CSA members tend to cook and shop around what comes in their weekly box of produce. “I’m much more likely to eat what’s in my CSA share if I can find quick and easy ways to prepare meals that my whole family will enjoy. The new CSA app helps me do that,” reports Heidi.


Access to the customizable web platform is provided free of charge, although a valid credit card is required to secure information in the account set up phase. All content (product information, photos, recipes and more) was developed by the Siskiyou Sustainable Cooperative CSA in Jacksonville, Oregon and is open source and available for use, although individual customization may be necessary to reflect the specifics of a particular CSA farm.  


At a recent Small Farms conference in Corvallis, OR, Powell and her team rolled out the new CSA app to a crowd of nearly 200. CSA farmers clamored for the chance to beta test the new software.  “We’re thrilled at the response,” says Powell. “For some, this tool may be a stretch. There are plenty of CSA farmers who will not want to spend time in front of a computer or who may feel like adding one more thing to manage is impossible. But others are excited. Anything we can do to keep up with the latest trends will give us an advantage.”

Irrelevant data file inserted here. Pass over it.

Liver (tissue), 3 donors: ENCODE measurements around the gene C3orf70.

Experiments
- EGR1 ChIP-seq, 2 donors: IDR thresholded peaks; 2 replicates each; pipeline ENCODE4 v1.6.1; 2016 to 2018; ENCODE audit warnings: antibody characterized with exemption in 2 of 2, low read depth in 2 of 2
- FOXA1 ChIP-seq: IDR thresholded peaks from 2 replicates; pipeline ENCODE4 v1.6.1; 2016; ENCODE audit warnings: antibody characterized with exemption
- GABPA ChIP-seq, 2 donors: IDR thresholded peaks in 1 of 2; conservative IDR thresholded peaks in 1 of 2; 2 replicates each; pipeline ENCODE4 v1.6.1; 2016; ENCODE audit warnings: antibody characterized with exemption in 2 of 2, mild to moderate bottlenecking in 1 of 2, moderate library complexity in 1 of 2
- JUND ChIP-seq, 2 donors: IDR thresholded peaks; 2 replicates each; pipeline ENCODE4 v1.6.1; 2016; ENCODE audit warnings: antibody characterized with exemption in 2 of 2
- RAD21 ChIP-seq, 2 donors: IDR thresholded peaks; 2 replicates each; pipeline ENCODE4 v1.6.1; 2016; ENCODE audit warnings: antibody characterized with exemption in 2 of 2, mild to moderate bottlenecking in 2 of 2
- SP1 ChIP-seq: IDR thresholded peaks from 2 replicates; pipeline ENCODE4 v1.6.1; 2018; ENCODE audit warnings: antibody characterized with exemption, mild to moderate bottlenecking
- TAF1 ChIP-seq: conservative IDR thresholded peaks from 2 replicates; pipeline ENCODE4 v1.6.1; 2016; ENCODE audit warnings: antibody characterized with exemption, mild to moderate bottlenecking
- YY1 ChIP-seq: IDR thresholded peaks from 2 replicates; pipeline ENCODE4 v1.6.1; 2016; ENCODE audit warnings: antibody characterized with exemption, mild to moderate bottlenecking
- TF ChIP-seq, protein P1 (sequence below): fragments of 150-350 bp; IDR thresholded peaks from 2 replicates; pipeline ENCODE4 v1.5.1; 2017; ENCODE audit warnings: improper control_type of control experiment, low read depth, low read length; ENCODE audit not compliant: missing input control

As the boxes are loaded into the refrigerated truck at packout and Powell’s husband drives away to make deliveries, Maud pulls out her phone and clicks on the CSA app to update the “What’s in Your Box” list for the membership this week. “It’s pretty cool,” Powell smiles and Sam nods in agreement.

For more information and instructions on how to get started, please visit: http://www.siskiyoucoop.com/.

Becky Brown is a copywriter and owner of iWrite, providing small businesses with effective marketing communications, www.iwriteforbusiness.com. She has been a CSA member for 17 years and lives in Ashland, Oregon where she has finally learned to love beets.